Parrot Soup and the GOP Dilemma
For release noon Jan. 12 and thereafter (695 words)
“The cynical view — Republicans can sit back and wait — is naive. The idealistic view — we must stand for things and move on them now — is shrewder.”
for President Ronald Reagan
As the political class resumes rolling the dice for our future, now is the time to calculate the odds and place our bets.
The talk at any Indiana coffee shop is that this or that incumbent is dead meat versus any challenger, however unknown, of whichever party and for all offices. You should wish democracy worked so well.
More meaningful is a Rasmussen opinion survey last week that found only eight percent of respondents confident the average congressman (read politician generally) is more interested in helping other people than furthering his or her own interests. A mere eight percent are confident their personal views are being represented.
And a Gallup report found for the first time in its history that a majority, 55 percent, say the ethical standards of congressmen are “low” or “very low.” That is almost double from decade ago. The same opinions are expressed at the legislative and municipal level.
Surprisingly, this has surprised the pols — not that there is dishonesty in politics, perhaps, but that integrity has risen to the status of an issue. They had come to depend on a disconnect between ethical performance and electoral outcome, that and a general blurring of ideological lines.
All of this is predicated on changes in the degree of “rational ignorance,” a way of explaining why the electorate’s window of attention is sometimes closed and sometimes open.
Dr. Eric Schansberg, an Indiana University professor who is both an economist and a politician, has given this window a lot of thought. “The fact of the matter is that most people are busy mowing their lawns and raising their children — and aren’t going to give much time to thinking about politics,” he wrote last year. “Thankfully, we live in a country where this is possible.” Liberty, in other words, makes it rational to be ignorant of political detail.
Not any more. Politics is what everybody wants to talk about. As government has attacked our lives, the windows of attention have been thrown wide open. We are thinking past the blanket disillusionment reflected in public-opinion polling. We even know exactly what will solve all our problems— a chicken.
In 1978 in the depths of Jimmy Carter’s malaise, Jude Wanniski, an editor for the Wall Street Journal, wrote the aptly titled book, “The Way the World Works.” It became the blueprint for the Reagan administration. Wanniski’s chapter on politics began with the obvious: The most powerful politicians are good at guessing what a constituency wants without sacrificing personal advantage.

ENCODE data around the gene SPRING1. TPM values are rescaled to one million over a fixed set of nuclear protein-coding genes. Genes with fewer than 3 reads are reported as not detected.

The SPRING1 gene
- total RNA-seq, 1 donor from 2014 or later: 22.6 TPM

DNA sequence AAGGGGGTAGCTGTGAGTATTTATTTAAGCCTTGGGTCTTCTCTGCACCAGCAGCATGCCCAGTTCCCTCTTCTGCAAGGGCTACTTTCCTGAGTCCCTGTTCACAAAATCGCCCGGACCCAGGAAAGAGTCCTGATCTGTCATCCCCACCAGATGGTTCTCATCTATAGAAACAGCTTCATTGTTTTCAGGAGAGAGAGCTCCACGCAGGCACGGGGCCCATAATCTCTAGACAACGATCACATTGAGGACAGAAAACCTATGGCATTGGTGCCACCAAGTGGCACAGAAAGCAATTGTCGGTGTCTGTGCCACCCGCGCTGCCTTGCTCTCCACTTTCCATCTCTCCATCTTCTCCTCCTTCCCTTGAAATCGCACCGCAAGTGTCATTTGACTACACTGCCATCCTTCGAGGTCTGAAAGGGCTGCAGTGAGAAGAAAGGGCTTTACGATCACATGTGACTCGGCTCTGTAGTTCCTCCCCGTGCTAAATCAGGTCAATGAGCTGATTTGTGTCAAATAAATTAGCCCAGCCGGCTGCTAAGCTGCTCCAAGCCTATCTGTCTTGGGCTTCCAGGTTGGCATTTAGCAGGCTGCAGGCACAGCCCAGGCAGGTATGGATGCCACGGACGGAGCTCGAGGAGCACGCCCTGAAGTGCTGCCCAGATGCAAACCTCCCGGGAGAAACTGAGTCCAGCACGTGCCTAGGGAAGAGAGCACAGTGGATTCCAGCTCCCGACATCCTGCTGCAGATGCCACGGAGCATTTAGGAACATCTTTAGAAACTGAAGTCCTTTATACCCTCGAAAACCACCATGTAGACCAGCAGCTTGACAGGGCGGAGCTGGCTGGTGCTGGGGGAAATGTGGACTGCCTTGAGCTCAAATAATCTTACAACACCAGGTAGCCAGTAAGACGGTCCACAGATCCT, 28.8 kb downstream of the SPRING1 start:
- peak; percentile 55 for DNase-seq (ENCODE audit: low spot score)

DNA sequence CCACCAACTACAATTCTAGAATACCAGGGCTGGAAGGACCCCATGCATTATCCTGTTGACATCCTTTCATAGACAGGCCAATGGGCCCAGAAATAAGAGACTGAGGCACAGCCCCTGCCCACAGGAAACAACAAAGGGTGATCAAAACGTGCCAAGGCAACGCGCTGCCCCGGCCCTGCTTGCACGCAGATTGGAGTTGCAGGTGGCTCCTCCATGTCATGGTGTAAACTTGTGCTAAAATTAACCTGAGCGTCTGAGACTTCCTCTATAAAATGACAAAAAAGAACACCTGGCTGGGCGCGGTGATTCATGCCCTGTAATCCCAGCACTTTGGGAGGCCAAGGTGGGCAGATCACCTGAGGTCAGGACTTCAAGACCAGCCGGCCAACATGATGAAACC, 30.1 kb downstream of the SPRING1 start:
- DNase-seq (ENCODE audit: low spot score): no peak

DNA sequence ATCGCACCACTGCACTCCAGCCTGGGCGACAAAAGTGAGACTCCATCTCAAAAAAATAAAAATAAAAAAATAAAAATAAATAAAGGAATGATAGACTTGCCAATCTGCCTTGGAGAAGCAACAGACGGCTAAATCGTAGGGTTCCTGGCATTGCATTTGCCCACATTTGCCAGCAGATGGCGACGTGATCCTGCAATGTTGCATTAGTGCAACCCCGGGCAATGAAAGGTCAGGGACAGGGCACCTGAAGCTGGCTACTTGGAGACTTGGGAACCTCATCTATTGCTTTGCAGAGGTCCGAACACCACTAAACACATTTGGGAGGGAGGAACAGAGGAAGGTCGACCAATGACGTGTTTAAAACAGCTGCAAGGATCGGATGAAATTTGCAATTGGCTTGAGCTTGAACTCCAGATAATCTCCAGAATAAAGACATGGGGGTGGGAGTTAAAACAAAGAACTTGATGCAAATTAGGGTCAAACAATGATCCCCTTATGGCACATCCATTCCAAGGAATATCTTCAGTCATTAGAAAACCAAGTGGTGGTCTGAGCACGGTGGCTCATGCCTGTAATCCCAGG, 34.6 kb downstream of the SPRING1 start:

To represent the object of that guessing, Wanniski used Herbert Hoover’s 1928 allusion to a “chicken in every pot” as the purest expression of political will on any given election day.
In good times, when the electorate’s window of attention is near closed and its political expression muffled by affluence, the guessing is not particularly critical but it can be difficult. An insensitive politician, to continue Wanniski’s caricature, might not get any closer to the expression of a chicken than a turkey vulture or even a worm.
The vulture’s feathers would seem to give it the advantage here, although Wanniski issues a caution: The campaign might reveal the vulture to be a dangerously opportunistic fellow compared with the poultry ideal. Voters might play it safe in that case, gag down the worm and hope for the best in a future election cycle.
In other words, a candidate has better odds just doing what he or she believes is right instead of trying to finesse an electorate.
In difficult times, as now, with our windows wide open and tea parties on every corner, there are more clues. Indeed, the candidate listening carefully to the coffee-shop talk might find it easy to get as close to the expression of a chicken as, say, a parrot or a duck. That will not be close enough, though, if he misses the unspoken expectation that philosophical conviction should guide policy stances. And that is true even if it means — horror of horrors — sacrificing a political career.
Professional politicians in both parties are betting they can serve up parrot or duck soup in place of the real thing, meaning they can avoid the hobble of a principled position and keep on keeping on. In particular, a cynical GOP leadership thinks it merely has to wait for Democrats to self-destruct.
That’s the worst bet.
T. Craig Ladwig is editor of The Indiana Policy Review. He was an aide to Sen. Nancy Landon Kassebaum and an editorial writer for the Washington Times during the Reagan administration. Contact him at firstname.lastname@example.org.